Partial migration of White-winged snowfinches is correlated with winter weather conditions

Resano-Mayor, Jaime; Bettega, Chiara; Delgado, María del Mar; Fernández-Martín, Angel; Hernández-Gómez, Sergio; Toranzo, Ignasi; España, Antonio; de Gabriel, Miguel; Roa-Alvarez, Isabel; Gil, Juan Antonio; Strinella, Eliseo; Hobson, Keith A.; Arlettaz, Raphaël (2020). Partial migration of White-winged snowfinches is correlated with winter weather conditions. Global Ecology and Conservation, 24, e01346. Elsevier 10.1016/j.gecco.2020.e01346

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Seasonal movements are a response to variability in resource availability and result from a complex interaction between the behavioral and physiological traits of a species and its prevailing environment. A widespread bird migration strategy is partial latitudinal migration, where some proportion of the population moves from breeding to winter grounds, while the remaining individuals stay year-round on the breeding grounds. Deciphering how and why some individuals migrate while others stay is essential to understanding population and community structure and dynamics. Little is known about the drivers of partial migration strategies of high-mountain birds that are subjected to strong seasonal environmental fluctuations and count among the species most threatened by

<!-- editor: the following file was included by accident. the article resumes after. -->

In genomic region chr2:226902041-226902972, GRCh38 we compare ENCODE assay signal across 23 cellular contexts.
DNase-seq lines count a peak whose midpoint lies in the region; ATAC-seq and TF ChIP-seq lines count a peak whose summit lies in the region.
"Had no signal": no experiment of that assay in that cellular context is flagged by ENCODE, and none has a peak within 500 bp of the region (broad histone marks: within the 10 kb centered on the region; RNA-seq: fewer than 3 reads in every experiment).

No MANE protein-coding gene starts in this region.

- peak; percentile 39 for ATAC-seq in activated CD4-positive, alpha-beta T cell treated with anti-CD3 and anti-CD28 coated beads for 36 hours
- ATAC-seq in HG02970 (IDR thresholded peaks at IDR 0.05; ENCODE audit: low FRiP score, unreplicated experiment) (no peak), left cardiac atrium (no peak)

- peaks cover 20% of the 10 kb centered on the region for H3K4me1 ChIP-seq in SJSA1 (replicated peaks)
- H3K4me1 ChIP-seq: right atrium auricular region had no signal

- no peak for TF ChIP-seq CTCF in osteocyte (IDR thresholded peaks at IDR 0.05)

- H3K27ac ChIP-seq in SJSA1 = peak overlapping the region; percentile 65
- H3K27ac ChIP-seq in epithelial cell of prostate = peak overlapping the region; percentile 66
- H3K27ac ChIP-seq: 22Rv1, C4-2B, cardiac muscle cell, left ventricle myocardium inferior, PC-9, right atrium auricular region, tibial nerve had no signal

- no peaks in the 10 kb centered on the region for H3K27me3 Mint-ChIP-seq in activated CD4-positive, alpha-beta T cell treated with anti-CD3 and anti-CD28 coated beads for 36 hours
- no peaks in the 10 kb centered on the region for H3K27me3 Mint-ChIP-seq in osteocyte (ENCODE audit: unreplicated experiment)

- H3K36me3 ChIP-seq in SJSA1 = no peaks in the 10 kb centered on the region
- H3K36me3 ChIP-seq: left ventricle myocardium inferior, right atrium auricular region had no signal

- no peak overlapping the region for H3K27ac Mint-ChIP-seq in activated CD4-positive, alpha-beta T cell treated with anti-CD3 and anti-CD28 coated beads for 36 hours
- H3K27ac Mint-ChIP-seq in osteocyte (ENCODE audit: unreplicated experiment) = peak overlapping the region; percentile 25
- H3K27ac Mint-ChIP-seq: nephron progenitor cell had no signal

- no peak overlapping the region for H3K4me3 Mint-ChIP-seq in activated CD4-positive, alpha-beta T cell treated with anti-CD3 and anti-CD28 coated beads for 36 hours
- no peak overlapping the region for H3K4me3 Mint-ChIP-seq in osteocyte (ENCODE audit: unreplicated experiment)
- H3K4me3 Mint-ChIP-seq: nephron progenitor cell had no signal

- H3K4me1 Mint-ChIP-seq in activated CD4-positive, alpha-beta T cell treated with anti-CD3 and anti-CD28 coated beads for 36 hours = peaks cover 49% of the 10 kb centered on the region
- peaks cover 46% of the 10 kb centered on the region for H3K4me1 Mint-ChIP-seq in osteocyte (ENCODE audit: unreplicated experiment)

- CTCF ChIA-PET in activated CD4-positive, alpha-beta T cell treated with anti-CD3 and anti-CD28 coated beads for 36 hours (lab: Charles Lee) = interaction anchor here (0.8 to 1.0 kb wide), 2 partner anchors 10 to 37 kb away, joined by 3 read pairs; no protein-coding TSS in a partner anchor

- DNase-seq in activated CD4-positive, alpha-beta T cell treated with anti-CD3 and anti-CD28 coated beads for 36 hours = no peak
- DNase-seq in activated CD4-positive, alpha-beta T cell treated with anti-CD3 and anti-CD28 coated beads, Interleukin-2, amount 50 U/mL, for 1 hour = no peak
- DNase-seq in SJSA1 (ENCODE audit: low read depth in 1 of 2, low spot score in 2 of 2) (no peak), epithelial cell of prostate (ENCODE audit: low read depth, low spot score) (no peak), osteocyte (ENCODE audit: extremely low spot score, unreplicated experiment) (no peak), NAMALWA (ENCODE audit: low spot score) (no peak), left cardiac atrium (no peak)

climate change. In this study, we investigated the migratory pattern of an alpine songbird, the White-winged Snowfinch (Montifringilla nivalis nivalis), through the analysis of stable hydrogen isotopes of feathers (d2Hf), and how it relates to weather factors. First, values of d2Hf were used to assess the probability that snowfinches wintering in the Spanish Pyrenees and Cantabrian Mountains have a breeding origin in the Alps. Second, we analysed whether winter weather conditions (ambient temperature and precipitation) in the Alps may play a role in migratory movements towards the southern wintering grounds. Overall,
ca 98% and 86% of the individuals sampled in winter in the Spanish Pyrenees and Cantabrian Mountains, respectively, were likely to originate from breeding populations in the Alps. Snowfinches also had a higher propensity for large-scale movements to the South in winters where the average monthly temperature was particularly low in the Alps, typically < -2 °C (i.e., in the 42% coldest winters). Our results suggest that snowfinches adopt a partial migratory strategy, with different patterns among and within populations that have important implications in terms of population connectivity, spatio-temporal dynamics and structuring. Considering the role of cold winter conditions in migration propensity of snowfinches, there is a risk of increased isolation of the southern populations under a scenario of global warming, insofar as the hypothetical settling of winter immigrants could no longer contribute to a demo-genetic rescue. Future research should decipher how these risks affect alpine species that are particularly exposed to climatic shifts, and how they adapt and evolve.

Item Type:

Journal Article (Original Article)


08 Faculty of Science > Department of Biology > Institute of Ecology and Evolution (IEE) > Conservation Biology

UniBE Contributor:

Resano Mayor, Jaime and Arlettaz, Raphaël


500 Science > 570 Life sciences; biology
500 Science > 590 Animals (Zoology)








Olivier Roth

Date Deposited:

14 Apr 2021 10:09

Last Modified:

18 Apr 2021 03:02

Publisher DOI:





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